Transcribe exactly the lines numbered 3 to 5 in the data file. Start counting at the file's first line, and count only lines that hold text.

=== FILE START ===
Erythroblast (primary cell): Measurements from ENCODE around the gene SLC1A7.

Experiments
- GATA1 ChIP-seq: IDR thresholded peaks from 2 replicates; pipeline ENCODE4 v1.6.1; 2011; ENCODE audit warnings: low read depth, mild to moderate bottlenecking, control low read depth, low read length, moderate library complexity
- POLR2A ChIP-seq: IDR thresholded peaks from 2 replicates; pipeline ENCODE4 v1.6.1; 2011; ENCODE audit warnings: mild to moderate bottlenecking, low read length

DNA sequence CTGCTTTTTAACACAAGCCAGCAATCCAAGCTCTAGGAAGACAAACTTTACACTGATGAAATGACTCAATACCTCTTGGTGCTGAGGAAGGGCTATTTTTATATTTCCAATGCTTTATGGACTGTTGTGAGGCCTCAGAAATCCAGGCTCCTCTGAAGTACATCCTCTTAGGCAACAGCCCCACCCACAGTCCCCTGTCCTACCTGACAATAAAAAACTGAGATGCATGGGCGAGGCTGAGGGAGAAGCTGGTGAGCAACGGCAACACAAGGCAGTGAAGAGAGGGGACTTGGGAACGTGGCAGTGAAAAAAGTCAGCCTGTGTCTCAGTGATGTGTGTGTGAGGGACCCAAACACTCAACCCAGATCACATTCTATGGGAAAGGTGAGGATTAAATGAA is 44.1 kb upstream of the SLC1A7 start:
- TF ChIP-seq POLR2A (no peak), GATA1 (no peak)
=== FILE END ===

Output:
- GATA1 ChIP-seq: IDR thresholded peaks from 2 replicates; pipeline ENCODE4 v1.6.1; 2011; ENCODE audit warnings: low read depth, mild to moderate bottlenecking, control low read depth, low read length, moderate library complexity
- POLR2A ChIP-seq: IDR thresholded peaks from 2 replicates; pipeline ENCODE4 v1.6.1; 2011; ENCODE audit warnings: mild to moderate bottlenecking, low read length

DNA sequence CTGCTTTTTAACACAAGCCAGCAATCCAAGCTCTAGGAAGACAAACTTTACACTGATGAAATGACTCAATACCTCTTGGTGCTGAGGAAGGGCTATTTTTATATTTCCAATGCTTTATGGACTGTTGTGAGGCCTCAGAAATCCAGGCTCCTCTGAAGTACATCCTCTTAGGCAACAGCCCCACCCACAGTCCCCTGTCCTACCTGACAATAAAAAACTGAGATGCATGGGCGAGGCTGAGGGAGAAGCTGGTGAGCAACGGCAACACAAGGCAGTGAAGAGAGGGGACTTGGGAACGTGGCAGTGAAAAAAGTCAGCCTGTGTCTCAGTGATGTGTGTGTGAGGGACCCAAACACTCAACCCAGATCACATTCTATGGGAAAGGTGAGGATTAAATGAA is 44.1 kb upstream of the SLC1A7 start: